Q: What if the Church called on the wealthier nations to open their borders wide to everyone who wished to move there?
A: With the outcome that these newcomers could vote to impose their religion on the Christians, or to use the modern redistributist state to confiscate their property and tax them into serfdom? That’s what happens when one civilization conquers another, either by war or other means. Any Church that taught that would prove itself Gnostic by denying people’s right to preserve their heritage, keep their freedom, and pass on to their children the fruits of their labors. It would die out like the Shakers, and deserve to.
Q: So you’re saying that the content of the Church’s moral message, and what she teaches about society and politics, is not some secondary question.
A: For me, and millions of other thinking Catholics, they are vital reasons to believe. And so we need to talk about them, to swat down misconceptions and counter new teachings that pretend to be more “radical” embraces of the Gospel, but which really are ancient heresies of a toxic and Gnostic sort.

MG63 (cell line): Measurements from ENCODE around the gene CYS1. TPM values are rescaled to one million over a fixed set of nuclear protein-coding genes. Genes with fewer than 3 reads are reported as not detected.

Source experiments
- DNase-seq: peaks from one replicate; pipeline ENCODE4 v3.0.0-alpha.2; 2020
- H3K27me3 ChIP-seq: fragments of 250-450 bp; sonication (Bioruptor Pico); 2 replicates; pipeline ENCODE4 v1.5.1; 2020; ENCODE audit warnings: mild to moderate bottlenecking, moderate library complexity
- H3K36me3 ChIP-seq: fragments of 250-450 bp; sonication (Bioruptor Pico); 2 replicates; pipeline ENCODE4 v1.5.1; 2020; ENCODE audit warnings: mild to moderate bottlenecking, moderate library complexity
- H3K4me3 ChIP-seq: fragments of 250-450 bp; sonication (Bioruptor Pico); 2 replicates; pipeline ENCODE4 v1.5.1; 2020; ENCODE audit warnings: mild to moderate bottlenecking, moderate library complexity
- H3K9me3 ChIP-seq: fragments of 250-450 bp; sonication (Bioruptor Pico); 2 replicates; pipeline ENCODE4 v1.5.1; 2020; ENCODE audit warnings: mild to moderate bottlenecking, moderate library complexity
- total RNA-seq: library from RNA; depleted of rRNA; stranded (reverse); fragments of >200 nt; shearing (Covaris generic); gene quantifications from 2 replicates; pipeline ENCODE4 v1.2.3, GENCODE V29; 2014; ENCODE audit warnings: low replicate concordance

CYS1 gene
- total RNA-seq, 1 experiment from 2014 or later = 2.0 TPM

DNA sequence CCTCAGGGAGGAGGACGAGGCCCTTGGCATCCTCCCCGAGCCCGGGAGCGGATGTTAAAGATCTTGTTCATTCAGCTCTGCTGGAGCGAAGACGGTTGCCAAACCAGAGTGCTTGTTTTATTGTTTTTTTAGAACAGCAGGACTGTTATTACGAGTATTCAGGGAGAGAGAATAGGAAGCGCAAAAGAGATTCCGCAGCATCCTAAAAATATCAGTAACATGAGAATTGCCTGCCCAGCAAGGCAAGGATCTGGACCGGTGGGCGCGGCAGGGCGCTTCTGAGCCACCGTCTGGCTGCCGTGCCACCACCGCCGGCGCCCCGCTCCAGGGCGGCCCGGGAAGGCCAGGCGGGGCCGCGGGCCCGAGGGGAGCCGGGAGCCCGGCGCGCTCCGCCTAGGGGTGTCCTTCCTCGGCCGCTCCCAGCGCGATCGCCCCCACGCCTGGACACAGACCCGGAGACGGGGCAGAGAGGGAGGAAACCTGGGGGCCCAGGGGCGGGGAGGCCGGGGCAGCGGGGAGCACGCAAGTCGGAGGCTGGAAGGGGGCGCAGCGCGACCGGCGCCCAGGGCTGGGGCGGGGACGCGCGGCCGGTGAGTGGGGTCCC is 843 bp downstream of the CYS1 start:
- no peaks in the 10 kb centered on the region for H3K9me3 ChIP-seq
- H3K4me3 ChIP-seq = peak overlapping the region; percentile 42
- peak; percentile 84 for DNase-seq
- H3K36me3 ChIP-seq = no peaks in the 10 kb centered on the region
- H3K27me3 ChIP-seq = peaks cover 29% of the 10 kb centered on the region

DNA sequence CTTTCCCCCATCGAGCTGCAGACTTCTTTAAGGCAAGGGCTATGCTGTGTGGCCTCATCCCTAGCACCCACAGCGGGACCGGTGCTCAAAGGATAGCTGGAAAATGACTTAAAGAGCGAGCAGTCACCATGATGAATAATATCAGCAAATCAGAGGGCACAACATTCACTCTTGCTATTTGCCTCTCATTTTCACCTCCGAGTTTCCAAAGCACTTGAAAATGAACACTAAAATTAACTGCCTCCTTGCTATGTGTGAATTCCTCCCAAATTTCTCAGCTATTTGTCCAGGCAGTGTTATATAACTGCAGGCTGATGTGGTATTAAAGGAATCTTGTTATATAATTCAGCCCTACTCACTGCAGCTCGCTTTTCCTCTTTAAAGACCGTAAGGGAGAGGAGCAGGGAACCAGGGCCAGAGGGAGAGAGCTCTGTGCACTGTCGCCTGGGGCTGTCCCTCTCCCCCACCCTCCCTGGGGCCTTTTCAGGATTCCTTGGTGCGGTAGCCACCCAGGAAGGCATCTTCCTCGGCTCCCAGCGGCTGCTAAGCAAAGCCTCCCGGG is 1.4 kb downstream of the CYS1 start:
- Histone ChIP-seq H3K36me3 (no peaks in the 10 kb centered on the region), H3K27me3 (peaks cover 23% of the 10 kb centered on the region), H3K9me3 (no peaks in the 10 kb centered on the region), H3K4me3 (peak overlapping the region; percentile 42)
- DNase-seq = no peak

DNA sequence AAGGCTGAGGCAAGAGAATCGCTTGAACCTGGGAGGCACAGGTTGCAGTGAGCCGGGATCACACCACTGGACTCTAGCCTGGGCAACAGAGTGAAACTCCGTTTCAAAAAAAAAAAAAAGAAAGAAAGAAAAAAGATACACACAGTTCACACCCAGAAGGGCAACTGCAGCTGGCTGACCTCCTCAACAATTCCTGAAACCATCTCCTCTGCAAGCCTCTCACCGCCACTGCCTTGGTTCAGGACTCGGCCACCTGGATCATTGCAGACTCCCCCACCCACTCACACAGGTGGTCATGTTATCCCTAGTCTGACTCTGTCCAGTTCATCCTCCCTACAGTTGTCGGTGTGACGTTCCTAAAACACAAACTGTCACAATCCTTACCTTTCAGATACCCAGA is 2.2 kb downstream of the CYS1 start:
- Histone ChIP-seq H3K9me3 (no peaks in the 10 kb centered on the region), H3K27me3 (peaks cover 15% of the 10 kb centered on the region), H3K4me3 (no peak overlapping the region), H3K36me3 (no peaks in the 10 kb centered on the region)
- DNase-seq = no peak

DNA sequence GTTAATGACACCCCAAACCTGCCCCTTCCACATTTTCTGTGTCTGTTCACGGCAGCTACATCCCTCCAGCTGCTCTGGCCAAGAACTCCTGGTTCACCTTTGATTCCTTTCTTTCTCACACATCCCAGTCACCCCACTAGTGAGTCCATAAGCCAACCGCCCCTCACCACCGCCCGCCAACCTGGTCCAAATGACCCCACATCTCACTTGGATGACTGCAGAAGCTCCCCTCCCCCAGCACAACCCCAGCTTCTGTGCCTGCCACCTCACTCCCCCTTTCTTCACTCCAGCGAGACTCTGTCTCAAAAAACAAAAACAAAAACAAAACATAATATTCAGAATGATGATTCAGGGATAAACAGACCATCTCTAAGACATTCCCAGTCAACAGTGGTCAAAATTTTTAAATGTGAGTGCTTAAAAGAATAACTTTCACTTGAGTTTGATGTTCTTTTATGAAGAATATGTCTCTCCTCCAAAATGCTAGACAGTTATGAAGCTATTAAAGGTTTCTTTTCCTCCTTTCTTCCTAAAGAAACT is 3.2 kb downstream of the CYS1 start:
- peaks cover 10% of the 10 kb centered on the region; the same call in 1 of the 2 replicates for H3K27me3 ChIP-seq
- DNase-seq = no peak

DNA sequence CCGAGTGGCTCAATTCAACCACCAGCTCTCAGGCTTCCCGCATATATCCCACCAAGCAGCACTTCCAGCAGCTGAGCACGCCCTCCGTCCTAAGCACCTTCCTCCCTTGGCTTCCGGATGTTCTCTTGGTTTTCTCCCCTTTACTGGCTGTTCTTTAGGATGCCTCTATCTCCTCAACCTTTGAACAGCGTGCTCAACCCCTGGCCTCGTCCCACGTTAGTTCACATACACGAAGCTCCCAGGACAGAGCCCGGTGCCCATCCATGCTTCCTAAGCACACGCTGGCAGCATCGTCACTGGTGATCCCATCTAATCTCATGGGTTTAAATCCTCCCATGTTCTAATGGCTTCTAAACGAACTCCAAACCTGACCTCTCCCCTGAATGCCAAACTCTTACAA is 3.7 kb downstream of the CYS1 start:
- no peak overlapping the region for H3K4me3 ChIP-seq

Q: Is that why you sound so angry sometimes when these issues arise?
A: It is. When someone claims that Christian faith demands something life-denying – that it calls for mass celibacy, total pacifism, the end of private property, or anything else that would cripple or kill off the species – they aren’t attacking my politics, but my faith. The Church is the servant of the Father who created us, and hence the friend of the human race. Those who claim that she is a civilizational suicide cult are saying (though they don’t mean to) that Pontius Pilate was right.
John Zmirak is the author, most recently, of The Bad Catholic’s Guide to the Catechism. His occasional writings are collected at The Bad Catholic’s Bingo Hall.